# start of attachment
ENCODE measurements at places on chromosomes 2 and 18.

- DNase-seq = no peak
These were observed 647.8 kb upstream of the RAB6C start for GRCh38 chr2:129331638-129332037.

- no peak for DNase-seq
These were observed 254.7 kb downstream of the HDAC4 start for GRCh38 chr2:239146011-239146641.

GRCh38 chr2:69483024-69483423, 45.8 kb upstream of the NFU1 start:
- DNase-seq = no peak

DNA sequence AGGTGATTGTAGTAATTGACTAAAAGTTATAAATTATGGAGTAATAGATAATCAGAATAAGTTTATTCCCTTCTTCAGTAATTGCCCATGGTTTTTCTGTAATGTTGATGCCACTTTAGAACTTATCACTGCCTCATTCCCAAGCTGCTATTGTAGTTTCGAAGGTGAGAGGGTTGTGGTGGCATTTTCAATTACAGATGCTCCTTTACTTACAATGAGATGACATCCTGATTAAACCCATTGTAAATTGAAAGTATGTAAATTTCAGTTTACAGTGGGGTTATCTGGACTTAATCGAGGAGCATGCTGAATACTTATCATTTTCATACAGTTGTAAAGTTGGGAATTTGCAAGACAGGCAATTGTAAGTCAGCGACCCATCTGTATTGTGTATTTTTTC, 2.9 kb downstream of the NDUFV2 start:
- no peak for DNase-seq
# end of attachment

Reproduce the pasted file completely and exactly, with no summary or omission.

ENCODE measurements at places on chromosomes 2 and 18.

- DNase-seq = no peak
These were observed 647.8 kb upstream of the RAB6C start for GRCh38 chr2:129331638-129332037.

- no peak for DNase-seq
These were observed 254.7 kb downstream of the HDAC4 start for GRCh38 chr2:239146011-239146641.

GRCh38 chr2:69483024-69483423, 45.8 kb upstream of the NFU1 start:
- DNase-seq = no peak

DNA sequence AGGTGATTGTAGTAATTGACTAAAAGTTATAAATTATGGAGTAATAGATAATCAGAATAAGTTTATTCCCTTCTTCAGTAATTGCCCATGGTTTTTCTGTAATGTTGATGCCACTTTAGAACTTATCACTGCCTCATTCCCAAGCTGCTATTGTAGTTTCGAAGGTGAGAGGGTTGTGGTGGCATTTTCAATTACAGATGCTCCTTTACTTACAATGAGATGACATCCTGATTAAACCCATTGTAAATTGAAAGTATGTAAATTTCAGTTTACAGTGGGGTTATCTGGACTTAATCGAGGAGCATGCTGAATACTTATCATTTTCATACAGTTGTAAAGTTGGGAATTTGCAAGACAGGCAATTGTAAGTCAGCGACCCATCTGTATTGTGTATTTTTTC, 2.9 kb downstream of the NDUFV2 start:
- no peak for DNase-seq